General Woodworking

Wall Hanging Display Cabinet

Every woodworker is an environmentalist at heart. I know this is true because every woodwork I have ever known agonizes about throwing out or (gasp) burning in the wood-stove any scrap of wood that has passed through their hands. To this end most of us seem to look for projects were we have the opportunity to use some of the odd pieces of wood we have laying around, and putting them to some constructive use, and that's exactly what prompted this project. Small pieces of wood left over from a larger project, but what do you do with them?

Well it so happened that a family member was looking for a display cabinet for small glass ornaments. Now the problem with small glass ornaments is they can get lost in large wood structure, which is the reason I opted to use "smoke colored" plastic for the shelves. I hoped they would hold the ornaments without taking away from them with such large thick wooden shelves.

 

 I was fortunate to find that some scrap pieces of glass from an old broken picture frame and being the resourceful type, I had some chunks of plastic collecting dust that would fit the bill nicely. 

Thankfully the glass cooperated and fit the size the door (after cutting). I have been told on a number of occasions that old glass seldom breaks the way it is cut. I have news for everyone, glass no matter how old or new it is seldom breaks the way I want it to, but on this one I got lucky, one swift etch, then hang onto the table saw bed with the newly etched edge carefully aligned with the edge of the table and with one quick jerk, the glass broke cleanly.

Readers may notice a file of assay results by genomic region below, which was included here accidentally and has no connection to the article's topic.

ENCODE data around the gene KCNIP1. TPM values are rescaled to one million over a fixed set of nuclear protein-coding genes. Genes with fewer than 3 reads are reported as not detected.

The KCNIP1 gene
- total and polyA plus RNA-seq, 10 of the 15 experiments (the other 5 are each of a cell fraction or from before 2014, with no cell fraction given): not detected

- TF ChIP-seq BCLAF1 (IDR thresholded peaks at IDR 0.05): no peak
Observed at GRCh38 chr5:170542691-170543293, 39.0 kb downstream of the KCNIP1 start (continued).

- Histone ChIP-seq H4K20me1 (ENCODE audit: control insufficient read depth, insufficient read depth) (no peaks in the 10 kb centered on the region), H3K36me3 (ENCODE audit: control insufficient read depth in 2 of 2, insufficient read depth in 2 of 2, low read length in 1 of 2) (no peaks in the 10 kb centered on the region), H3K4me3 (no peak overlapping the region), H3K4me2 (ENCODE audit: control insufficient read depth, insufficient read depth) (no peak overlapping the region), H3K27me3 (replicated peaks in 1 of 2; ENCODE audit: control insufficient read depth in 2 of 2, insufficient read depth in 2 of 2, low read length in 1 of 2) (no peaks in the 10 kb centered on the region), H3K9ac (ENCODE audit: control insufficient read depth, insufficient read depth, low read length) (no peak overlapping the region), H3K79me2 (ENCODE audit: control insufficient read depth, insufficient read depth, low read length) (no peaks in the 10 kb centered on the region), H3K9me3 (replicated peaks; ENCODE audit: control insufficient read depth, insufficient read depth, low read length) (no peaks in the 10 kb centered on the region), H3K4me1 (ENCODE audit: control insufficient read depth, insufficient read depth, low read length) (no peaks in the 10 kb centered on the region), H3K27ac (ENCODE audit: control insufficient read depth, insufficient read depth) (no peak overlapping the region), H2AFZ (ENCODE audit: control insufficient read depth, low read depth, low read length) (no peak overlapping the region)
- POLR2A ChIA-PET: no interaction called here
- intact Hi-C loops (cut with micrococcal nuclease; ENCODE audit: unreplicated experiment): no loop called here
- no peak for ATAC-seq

I decided that rather than have wooden shelves I would use something somewhat less bulky so settled on using on eighth plastic. Because it was very thin I decided that it should be reinforced with a plastic spine underneath the shelf. The glass figurines and not that heavy, but a number of them on one shelf would start making the shelf bend.
All in all, it was a fun project, not complicated and best of all I got to use up some of my scrap wood.

Copyright Colin Knecht
woodworkweb.com

Guide to Choosing a Concealed Hinge

What is a Concealed Hinge?
Concealed Hinges are hinges that are hidden from view and
allow you to see only the surface of the door. They are
sometimes called "European-style" hinges and offer a
clean design look.

Why choose a concealed hinge?
Concealed hinges offer easier door adjustment to
compensate for slight imperfections in cabinet construction.
Another benefit is the ability to take a door on or off without removing the hardware.

What does Rockler carry?
Rockler carries hinges by Julius Blum, Inc.

Cross Cutting Bowed and Twisted Boards

 

 Not only do I hate cutting bowed boards on my sliding compound or my radial arm saw, it is inherently DANGEROUS. Many woodworkers have been severly injured by not paying attention and having saws recoil or kickback. One of the reasons for this is that the teeth angle on some cut off blades is at a more acute angle, such as

 The first issue to look at is the type of blade you are using. If it is not a 60 to 80 tooth blade, preferably with anti kick back teeth, you may want to start considering exactly what you need in a cross cut blade. Note: normally you can only get anti kick back teeth in a 60 tooth version, with 80 teeth there simly isn't the room to include anti kick back teeth. 

A cross cut blade for a table saw if FAR DIFFERENT than it is for a sliding mitre or radial arm saw. One of the biggest differences is the hook angle on the teeth. On a table saw a hook angle of 10 - 18 degrees is fine because the blade is cutting the wood against the firmness of the tables saw's table. On a radial arm or sliding mitre it is quite a different story.

Jointer Versus Planer: Which One Do You Need to Start With?

I don't know how many times I get asked the question, what should I purchase a jointer or a planer.  The quick answer to this is both, but for those who want to know why, or what alternatives there might be, read on.

Depending on where you obtain your wood, it can be anything from rough to finely milled and ready to use. In many cases wood is purchased "rough cut" and needs to be finely milled. The reason for this is that whoever milled the wood, has no idea what you are going to make with it, so they cut the wood on the large size you you can re-size it to fit your project and as well as to cut around, or include any "features" of the wood like figure, knots etc. 

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